RABAT, Morocco - Little would seem to connect a soldier, a shopkeeper, airline pilots' wives and a woman known for helping people in need. But all have been named as suspects in a purported Islamic terrorist plot, suggesting extremism may be leaping Morocco's class divides.
In all, Moroccan authorities arrested 56 people last month for allegedly being part of a network that was planning attacks on military and tourist sites in hopes of bringing down the government of this North African monarchy.
Since the Sept. 11 attacks in the United States and suicide bombings two years later that killed 33 people in Casablanca, this country's economic capital, Moroccans have grown accustomed to police crackdowns on Islamic militants.
Thousands have been detained, drawing frequent accusations of abuse and forced confessions at the hands of police.
What's new in the latest case is the wide range of people accused. Middle-class women and security force members allegedly formed the core of a group that authorities say called itself Ansar al-Mehdi, or Supporters of the Mehdi — a divine figure in Islamic tradition who will establish justice on Earth before Judgment Day.
Previously, Islamic extremism was most evident in Morocco's urban slums like Sidi Moumen, the cinderblock jungle in Casablanca where many of the 2003 suicide bombers lived. If the charges are true, the new case would suggest Muslim militancy is spreading into the middle class.
Penetration of the army would be a particular blow because the Western-equipped force has traditionally stood as a pillar of state power. After the sweep, King Mohammed VI fired the head of military intelligence and the head of Morocco's general security forces.
Morocco ended compulsory military service this month, but officials said it had nothing to do with the Ansar al-Mehdi revelations.
Officials have released little information about the Mehdi suspects and their alleged targets, divulging just a few names. The Justice Ministry says judges are preparing for public hearings originally planned for mid-September but now delayed until late October.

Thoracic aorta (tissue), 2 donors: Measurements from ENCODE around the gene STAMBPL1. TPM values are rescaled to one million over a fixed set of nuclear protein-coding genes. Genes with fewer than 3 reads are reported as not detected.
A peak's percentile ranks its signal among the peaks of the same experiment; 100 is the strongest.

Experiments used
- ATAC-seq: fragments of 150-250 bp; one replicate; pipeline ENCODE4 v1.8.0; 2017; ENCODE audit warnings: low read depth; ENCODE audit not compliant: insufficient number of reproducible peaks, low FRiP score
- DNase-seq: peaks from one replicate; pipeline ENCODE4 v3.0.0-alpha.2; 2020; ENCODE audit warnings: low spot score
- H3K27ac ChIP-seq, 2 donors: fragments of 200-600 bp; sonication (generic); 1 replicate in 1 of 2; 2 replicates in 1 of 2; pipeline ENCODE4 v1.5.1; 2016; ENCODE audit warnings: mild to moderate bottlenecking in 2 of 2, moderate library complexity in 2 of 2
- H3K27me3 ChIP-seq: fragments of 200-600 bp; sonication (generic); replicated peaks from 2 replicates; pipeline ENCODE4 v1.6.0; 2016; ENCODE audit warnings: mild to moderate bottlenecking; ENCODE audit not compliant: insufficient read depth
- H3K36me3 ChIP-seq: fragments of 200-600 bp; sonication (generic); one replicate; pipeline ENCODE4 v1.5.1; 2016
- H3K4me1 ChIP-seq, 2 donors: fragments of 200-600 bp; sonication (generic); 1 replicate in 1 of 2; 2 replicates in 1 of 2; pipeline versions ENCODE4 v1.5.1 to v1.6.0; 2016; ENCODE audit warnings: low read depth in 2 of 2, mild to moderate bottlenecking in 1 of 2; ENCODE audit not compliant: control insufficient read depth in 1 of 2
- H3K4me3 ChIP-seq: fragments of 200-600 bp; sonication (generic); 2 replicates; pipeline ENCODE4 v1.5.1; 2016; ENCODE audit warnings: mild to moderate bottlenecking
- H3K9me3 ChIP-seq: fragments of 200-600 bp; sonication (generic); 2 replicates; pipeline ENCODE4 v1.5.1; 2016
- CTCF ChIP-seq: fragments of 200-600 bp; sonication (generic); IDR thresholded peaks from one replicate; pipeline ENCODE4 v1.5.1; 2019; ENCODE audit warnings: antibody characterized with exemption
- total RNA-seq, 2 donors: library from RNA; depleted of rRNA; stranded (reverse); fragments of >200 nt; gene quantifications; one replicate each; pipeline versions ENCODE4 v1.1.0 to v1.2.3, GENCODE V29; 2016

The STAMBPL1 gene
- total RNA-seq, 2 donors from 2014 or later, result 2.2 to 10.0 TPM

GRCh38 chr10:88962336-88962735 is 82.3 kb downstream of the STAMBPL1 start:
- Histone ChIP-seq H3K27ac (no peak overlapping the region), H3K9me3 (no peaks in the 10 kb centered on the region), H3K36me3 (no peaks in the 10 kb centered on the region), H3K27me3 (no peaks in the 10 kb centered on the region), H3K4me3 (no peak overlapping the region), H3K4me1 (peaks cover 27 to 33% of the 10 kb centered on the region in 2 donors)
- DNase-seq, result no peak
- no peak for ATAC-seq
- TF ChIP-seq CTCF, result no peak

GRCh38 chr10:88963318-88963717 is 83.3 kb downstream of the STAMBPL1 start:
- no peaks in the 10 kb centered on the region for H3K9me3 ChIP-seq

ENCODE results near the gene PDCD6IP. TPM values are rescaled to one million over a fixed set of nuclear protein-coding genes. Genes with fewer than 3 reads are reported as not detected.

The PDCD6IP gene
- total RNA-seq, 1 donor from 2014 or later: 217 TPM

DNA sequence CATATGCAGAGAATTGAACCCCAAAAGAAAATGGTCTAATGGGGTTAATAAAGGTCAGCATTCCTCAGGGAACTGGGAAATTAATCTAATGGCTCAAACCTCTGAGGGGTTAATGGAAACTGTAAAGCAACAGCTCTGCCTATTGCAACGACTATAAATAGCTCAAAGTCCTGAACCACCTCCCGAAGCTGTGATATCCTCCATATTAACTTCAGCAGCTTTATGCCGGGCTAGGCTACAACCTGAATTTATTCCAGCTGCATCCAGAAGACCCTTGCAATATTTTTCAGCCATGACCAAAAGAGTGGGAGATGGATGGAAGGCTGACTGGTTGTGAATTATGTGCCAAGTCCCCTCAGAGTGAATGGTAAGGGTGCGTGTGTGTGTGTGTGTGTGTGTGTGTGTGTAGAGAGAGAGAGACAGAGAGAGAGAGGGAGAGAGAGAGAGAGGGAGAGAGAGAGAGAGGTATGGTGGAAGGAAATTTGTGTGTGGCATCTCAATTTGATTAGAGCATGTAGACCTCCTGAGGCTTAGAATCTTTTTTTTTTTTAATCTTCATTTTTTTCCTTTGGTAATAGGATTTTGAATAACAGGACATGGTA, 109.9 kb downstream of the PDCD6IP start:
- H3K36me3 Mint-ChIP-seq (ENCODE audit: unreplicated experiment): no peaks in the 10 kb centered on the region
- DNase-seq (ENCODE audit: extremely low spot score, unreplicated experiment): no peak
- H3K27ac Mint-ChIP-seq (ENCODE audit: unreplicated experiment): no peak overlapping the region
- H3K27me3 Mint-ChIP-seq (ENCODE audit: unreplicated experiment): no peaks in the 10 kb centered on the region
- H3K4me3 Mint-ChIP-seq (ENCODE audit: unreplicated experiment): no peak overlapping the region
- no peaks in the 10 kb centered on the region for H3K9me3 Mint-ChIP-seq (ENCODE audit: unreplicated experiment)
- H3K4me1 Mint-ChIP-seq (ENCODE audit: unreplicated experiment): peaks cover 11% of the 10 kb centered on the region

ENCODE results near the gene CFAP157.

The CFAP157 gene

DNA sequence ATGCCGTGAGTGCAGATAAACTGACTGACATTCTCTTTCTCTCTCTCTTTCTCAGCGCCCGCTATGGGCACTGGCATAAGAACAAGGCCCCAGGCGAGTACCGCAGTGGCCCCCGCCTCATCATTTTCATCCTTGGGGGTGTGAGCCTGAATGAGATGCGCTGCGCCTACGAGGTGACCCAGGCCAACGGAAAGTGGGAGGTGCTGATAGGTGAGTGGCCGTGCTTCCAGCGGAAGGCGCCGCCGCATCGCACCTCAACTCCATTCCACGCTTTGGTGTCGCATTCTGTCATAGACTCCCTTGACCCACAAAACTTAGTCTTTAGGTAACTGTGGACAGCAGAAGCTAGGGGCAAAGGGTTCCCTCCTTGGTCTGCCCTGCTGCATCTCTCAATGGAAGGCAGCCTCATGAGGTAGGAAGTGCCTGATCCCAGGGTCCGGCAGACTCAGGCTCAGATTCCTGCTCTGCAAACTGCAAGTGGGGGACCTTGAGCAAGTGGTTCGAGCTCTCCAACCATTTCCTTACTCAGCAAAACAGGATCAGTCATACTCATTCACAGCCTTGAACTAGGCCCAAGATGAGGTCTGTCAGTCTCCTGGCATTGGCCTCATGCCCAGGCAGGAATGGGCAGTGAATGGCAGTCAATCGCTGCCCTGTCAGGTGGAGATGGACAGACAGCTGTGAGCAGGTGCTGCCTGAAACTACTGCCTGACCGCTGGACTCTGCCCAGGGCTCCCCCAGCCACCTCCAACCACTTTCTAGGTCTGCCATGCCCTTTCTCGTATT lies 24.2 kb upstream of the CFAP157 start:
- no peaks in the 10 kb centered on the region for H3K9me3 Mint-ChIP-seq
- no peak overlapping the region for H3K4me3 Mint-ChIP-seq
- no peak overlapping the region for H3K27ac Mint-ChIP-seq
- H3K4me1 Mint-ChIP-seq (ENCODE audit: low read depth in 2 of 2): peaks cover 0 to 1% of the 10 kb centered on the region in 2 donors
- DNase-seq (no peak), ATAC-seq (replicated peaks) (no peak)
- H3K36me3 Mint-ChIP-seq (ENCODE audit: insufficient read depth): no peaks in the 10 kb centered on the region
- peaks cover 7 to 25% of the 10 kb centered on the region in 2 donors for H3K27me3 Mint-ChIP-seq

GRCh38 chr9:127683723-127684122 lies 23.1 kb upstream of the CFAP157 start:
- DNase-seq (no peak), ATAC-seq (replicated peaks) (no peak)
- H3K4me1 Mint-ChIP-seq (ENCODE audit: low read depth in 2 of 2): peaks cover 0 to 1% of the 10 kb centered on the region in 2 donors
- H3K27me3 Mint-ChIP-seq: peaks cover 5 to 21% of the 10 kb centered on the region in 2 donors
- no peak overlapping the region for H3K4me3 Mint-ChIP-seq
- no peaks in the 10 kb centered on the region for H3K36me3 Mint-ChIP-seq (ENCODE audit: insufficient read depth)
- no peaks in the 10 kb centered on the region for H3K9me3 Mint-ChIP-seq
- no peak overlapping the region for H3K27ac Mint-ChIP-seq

Two of the four female suspects are wives of Royal Air Maroc pilots, and Interior Minister Chakib Benmoussa alleged they were recruited by alleged Ansar al-Mehdi chief Hassan Khattab to carry out suicide attacks in Morocco.
Khattab spent two years in jail for involvement in the May 2003 suicide bombings.
Another woman in custody, Fatima Zahra Rehioui, 51, is described by authorities as a central figure in the alleged plot. In a rare news conference in August, Benmoussa said Rehioui was a confidant of Khattab and knowingly gave him $17,280 for terrorist activities.
Rehioui's lawyer tells a different story, describing her as someone who helps people. Attorney Khalid Idrissi said Khattab asked Rehioui for the money so he could see a doctor about a heart condition and she gave the money freely, with no questions asked.
"She's known as a very charitable woman who helps poor families in her area, especially during Ramadan and at other religious festivals," Idrissi said.
Moroccan authorities say that Badr Bouziki, a 27-year-old shopkeeper, also was deeply involved with Ansar al-Mehdi and that he helped test explosives in forests near Sale, just outside the Moroccan capital, Rabat.
"I know that he's not guilty," said one of Bouziki's relatives. He asked not to be further identified, saying he feared possible government reprisal.
The relative said that Bouziki is not particularly religious and that his arrest at a bus station while visiting relatives in north-central Morocco came as "a complete surprise."
When he visited Bouziki in jail, the relative said, the suspect complained of torture and showed signs of beatings.
Mohamed Khalouki, 27, whose family lives in an outlying village of Sale, is one of five soldiers arrested in the terror sweep.
"We know the truth: He has nothing to do with Ansar al-Mehdi," said Khalouki's sister, who also said she feared being quoted by name.
Growing up amid dusty fields, stands of pine trees and patches of rubbish, Khalouki sought purpose in military service, choosing to enroll at a military school at age 12, his family said.
Drawn early to music, he became a drummer in the army band, traveling to Europe for concerts and shifting his ambitions to a musical career. Denied permission to quit the army, he deserted in 2005 and was captured this year, serving three months in jail, the family said.
"On the day he was supposed to get out, I went to pick him up, but he wasn't there," a brother said. Khalouki had been transferred into police custody for alleged involvement with four fellow band members in Ansar al-Mehdi.